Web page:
Dynamic holograms grow up
Feb 7, 2008 1 comment
Physicists in the US have created the largest holographic display that can show different 3D images. The display is also the first to be based on a material known as a photorefractive polymer, which opens the door to even bigger dynamic displays.
The principle of making a hologram is straightforward. First, a single laser beam is split into an “object beam” and a “reference” beam. The object beam is directed to an object to be rendered, which scatters the light towards a plate. At the plate, this light mixes with that of the reference beam, producing an interference pattern that contains all the 3D information — that is, phase and amplitude — about the object. The interference pattern then just has to be stored in a suitable material, usually as a spatially varying absorption, thickness or refractive index.
For static holograms, there are many storage materials — indeed, commercially available static holograms can be bought in full colour and high resolution up to almost any size. The problem arises, however, if one wants a material that can display images that change over time. Physicists have managed this to some extent using, for example, “acousto-optic crystals”. But because the effect in these materials is fickle, the displays must be updated around 30 times a second, which is good for 3D video but can only be used to make tiny displays.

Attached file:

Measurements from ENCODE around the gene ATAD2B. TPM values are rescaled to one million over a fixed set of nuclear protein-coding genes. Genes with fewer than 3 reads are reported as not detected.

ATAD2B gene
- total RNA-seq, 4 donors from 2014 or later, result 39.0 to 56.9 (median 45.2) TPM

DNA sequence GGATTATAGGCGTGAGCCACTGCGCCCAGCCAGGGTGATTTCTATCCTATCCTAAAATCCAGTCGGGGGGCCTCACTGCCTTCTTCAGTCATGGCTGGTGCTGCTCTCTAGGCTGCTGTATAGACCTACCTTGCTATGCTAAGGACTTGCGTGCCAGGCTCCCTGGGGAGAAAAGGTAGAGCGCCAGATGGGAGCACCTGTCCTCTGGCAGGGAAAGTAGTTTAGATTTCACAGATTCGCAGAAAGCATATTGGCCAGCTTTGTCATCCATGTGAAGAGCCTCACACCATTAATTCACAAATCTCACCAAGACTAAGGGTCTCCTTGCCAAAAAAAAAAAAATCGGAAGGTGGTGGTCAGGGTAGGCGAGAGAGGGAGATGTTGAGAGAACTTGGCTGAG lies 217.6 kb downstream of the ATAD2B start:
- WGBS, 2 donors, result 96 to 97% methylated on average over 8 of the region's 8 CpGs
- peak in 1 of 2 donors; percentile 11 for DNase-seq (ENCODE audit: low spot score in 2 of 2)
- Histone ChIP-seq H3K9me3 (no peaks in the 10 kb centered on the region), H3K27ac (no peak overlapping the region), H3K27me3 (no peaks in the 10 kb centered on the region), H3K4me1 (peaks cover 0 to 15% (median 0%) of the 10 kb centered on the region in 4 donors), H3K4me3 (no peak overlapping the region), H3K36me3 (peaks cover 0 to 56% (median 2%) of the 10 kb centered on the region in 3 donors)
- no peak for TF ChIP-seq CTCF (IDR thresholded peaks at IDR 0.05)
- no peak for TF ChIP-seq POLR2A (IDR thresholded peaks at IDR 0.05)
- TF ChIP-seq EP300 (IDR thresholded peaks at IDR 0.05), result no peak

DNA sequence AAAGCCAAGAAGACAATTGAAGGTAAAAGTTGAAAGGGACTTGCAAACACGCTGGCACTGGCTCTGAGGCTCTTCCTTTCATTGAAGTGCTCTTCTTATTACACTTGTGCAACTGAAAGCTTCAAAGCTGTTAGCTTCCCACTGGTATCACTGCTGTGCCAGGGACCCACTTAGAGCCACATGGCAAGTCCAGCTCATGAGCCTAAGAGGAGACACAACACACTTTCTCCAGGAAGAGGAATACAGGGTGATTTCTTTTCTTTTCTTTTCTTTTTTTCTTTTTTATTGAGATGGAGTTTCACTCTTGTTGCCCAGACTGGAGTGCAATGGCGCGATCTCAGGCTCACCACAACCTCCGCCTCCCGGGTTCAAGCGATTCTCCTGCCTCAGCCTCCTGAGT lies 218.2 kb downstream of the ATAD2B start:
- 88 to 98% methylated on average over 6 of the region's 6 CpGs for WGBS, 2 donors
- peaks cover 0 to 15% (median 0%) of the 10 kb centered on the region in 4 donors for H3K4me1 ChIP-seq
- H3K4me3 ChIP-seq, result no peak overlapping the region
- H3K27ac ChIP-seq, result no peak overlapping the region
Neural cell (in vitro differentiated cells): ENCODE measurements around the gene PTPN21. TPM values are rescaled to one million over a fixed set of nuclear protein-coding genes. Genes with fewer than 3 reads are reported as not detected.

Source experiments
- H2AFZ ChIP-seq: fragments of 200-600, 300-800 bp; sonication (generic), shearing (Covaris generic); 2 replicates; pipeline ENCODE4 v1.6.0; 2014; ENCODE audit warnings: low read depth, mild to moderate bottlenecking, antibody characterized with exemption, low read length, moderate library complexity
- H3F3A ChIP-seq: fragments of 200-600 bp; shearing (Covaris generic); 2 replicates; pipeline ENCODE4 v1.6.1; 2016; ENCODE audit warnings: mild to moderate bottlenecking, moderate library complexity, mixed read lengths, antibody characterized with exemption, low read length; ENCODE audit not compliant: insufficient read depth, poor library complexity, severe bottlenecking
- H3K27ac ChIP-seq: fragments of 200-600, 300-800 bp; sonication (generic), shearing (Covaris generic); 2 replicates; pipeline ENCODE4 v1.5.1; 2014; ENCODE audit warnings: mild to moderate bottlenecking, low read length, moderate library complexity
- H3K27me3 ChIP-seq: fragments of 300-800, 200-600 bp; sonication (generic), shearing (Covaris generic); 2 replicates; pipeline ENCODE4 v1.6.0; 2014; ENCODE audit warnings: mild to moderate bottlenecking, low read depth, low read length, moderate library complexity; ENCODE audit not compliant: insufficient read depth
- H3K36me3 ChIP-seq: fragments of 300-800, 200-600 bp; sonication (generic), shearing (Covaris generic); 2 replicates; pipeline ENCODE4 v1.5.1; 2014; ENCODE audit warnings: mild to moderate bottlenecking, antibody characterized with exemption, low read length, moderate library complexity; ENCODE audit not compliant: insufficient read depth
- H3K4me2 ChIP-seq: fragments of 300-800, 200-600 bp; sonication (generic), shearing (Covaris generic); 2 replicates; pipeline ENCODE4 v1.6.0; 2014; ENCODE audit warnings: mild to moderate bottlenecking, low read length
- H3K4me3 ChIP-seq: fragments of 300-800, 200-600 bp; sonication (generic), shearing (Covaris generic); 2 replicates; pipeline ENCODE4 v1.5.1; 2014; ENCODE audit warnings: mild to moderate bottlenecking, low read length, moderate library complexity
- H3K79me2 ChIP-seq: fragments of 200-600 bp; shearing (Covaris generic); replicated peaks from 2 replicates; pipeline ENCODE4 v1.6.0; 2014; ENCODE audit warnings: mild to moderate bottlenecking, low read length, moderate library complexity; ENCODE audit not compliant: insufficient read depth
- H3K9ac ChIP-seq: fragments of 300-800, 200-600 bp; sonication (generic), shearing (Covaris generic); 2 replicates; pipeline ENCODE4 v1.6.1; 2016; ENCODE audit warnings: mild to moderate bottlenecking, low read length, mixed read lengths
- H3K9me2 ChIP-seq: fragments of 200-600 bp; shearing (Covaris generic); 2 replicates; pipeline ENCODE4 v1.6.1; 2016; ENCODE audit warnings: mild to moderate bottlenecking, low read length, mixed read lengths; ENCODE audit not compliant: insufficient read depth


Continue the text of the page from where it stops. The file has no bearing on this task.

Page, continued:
Nasser Peyghambarian and colleagues from the University of Arizona, in collaboration with Nitto Denko Technical Corporation in California, have now created an updatable holographic display that is 10 cm square with roughly the same resolution as a standard television (Nature 451 694). “The updateable holographic display represents the middle ground between low-resolution, small dynamic displays and high-resolution, large, static displays,” Nasser told physicsworld.com.
The display is made of a photorefractive polymer, in which mobile charge carriers accumulate in the light and dark patches of the interference pattern, creating a spatially-varying electric field. This field forces the polymer’s refractive index into a profile matching the interference pattern, which can remain stored for around three hours, or until the charge carriers are dispersed with a uniform “eraser” beam.
The team are now trying to increase the size of the displays and reduce the writing time for showing video. Peyghambarian says they have “encouraging” results in full-colour versions. Progress in this area will be attractive for applications in medicine, where surgeons could see complex operations progress in real-time 3D; or for the military, to give an instant view of the location of enemy fighters.
About the author
Jon Cartwright is a reporter for physicsworld.com